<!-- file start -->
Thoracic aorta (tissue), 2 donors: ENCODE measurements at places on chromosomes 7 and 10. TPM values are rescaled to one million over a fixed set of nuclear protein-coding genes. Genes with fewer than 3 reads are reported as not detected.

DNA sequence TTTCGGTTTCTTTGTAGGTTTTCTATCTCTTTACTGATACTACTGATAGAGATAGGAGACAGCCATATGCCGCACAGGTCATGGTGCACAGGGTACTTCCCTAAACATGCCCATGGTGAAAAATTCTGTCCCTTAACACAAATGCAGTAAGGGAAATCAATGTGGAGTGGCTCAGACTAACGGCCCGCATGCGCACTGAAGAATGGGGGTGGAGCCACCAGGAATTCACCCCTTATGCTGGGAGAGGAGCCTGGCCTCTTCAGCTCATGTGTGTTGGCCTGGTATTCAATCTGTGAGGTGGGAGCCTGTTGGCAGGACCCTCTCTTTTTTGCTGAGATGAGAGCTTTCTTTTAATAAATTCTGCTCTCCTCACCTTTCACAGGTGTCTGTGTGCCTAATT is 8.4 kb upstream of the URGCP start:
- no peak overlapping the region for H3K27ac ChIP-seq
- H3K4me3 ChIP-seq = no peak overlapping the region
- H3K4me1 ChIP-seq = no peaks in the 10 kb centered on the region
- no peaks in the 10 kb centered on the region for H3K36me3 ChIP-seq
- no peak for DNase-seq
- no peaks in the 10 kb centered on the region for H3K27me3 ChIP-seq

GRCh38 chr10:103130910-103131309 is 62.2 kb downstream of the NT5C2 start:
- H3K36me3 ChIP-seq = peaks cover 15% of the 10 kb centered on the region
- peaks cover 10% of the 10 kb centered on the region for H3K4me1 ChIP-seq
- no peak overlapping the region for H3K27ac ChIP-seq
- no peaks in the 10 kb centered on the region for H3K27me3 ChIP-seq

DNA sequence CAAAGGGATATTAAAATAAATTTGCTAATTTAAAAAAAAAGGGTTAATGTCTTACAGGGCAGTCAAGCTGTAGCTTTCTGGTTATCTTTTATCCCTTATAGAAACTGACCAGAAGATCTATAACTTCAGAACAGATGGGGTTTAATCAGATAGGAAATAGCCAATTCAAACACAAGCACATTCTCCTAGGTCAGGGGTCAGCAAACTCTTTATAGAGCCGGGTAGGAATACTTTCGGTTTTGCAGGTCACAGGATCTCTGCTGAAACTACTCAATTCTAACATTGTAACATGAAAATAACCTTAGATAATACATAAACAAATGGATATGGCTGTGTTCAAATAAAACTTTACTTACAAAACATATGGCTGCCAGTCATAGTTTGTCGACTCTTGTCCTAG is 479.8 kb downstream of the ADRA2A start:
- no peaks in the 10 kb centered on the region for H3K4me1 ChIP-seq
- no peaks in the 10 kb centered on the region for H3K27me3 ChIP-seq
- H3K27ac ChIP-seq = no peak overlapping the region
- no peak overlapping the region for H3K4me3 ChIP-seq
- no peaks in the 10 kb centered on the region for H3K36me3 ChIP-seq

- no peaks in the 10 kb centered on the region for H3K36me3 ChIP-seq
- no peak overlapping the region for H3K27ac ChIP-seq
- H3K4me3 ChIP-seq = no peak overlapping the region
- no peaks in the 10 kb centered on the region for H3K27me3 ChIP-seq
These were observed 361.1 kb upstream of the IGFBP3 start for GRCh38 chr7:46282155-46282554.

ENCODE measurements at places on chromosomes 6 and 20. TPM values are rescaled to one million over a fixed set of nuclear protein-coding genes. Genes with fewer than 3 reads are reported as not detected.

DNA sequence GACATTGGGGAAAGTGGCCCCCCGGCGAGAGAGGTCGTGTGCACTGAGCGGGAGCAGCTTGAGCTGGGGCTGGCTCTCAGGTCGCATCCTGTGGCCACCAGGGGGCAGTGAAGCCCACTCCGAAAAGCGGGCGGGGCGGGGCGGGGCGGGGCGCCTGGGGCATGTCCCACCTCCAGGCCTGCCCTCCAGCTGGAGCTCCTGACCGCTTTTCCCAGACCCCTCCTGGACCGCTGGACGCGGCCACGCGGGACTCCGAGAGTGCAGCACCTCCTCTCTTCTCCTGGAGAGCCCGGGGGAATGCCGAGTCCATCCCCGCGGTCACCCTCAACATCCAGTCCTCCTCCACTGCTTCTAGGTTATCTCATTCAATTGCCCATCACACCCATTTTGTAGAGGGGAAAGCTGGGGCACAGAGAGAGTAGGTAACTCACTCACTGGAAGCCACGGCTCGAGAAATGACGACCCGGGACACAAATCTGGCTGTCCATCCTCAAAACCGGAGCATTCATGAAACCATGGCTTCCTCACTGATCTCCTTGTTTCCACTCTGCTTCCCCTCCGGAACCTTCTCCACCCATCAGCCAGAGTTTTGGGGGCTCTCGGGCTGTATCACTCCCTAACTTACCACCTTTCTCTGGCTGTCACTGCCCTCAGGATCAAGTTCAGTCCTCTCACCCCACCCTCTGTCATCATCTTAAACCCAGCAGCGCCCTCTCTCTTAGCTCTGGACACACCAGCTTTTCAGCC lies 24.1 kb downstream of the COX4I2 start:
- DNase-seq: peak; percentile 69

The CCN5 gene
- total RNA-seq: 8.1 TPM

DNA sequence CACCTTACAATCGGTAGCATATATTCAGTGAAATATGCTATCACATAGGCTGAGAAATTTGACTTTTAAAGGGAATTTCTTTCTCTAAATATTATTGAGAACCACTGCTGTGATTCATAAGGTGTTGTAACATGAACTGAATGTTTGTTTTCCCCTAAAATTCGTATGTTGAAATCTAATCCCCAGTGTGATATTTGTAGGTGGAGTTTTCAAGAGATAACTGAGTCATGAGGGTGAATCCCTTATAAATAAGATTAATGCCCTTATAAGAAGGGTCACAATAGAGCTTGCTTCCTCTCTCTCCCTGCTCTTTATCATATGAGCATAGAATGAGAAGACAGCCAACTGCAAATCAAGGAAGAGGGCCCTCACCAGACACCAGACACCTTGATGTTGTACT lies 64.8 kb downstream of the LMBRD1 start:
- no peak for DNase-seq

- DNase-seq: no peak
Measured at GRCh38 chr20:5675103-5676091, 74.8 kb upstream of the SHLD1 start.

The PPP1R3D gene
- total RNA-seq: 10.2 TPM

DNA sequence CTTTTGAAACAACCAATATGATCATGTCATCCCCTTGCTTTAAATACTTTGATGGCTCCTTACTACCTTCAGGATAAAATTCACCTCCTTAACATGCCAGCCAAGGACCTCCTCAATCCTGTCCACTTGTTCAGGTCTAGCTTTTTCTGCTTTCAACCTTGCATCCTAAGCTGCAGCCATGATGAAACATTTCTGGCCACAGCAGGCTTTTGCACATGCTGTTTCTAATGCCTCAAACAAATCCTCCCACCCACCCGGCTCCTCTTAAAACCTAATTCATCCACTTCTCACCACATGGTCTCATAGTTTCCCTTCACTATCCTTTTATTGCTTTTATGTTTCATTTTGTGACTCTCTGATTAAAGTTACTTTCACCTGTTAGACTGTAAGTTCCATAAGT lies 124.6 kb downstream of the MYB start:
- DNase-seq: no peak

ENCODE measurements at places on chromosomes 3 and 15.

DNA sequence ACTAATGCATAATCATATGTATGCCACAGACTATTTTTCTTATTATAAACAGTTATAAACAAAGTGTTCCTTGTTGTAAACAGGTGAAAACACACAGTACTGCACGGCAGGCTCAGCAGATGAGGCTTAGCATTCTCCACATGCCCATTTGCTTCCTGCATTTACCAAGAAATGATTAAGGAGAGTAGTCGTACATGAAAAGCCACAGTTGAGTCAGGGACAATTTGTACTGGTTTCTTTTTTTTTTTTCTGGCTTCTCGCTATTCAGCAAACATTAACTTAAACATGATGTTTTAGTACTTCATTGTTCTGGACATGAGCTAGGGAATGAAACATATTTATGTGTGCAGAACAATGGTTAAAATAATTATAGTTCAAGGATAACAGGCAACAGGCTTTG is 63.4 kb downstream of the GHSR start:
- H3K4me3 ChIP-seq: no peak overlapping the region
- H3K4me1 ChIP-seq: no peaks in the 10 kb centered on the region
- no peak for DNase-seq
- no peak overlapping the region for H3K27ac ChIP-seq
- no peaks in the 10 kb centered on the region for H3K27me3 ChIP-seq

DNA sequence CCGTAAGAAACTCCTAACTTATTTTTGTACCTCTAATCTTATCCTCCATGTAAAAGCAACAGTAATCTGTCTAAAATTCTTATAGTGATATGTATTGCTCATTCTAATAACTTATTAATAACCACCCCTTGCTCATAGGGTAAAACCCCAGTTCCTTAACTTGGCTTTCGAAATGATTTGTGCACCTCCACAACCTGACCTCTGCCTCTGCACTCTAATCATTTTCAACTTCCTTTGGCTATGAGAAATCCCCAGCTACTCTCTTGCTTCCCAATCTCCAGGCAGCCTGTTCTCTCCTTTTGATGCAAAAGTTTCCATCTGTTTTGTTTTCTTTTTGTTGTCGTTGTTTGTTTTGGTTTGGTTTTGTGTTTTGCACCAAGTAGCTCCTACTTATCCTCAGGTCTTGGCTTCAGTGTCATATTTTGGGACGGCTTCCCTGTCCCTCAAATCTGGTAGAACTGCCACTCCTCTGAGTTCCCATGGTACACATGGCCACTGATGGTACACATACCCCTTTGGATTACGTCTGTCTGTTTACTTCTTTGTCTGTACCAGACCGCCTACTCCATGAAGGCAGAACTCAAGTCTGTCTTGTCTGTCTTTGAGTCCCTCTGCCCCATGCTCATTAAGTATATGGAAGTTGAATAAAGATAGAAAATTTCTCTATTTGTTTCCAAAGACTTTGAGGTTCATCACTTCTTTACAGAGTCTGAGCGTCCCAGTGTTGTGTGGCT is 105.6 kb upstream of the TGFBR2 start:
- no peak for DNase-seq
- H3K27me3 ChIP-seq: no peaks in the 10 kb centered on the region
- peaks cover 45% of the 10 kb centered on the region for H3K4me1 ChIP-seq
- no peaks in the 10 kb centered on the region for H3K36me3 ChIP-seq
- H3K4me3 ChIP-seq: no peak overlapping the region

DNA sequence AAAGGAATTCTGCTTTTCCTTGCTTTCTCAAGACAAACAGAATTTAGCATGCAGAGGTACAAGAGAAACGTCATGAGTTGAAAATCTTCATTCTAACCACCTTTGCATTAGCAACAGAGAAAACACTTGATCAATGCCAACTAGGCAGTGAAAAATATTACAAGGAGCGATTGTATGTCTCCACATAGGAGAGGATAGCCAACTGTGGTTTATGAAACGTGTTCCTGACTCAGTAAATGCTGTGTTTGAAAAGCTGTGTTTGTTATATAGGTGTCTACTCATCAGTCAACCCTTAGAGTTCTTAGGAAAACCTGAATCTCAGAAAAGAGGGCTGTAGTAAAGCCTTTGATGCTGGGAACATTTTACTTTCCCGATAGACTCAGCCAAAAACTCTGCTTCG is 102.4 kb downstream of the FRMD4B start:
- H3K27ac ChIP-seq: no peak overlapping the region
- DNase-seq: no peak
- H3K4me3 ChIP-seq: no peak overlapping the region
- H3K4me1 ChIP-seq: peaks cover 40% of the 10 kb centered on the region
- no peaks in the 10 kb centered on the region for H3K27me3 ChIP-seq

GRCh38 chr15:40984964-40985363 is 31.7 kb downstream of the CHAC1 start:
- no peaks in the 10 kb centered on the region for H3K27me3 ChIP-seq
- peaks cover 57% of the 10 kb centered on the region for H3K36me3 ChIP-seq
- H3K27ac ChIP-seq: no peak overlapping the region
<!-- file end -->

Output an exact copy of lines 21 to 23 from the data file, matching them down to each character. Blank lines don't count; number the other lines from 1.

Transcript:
- no peak overlapping the region for H3K27ac ChIP-seq
- H3K4me3 ChIP-seq = no peak overlapping the region
- no peaks in the 10 kb centered on the region for H3K27me3 ChIP-seq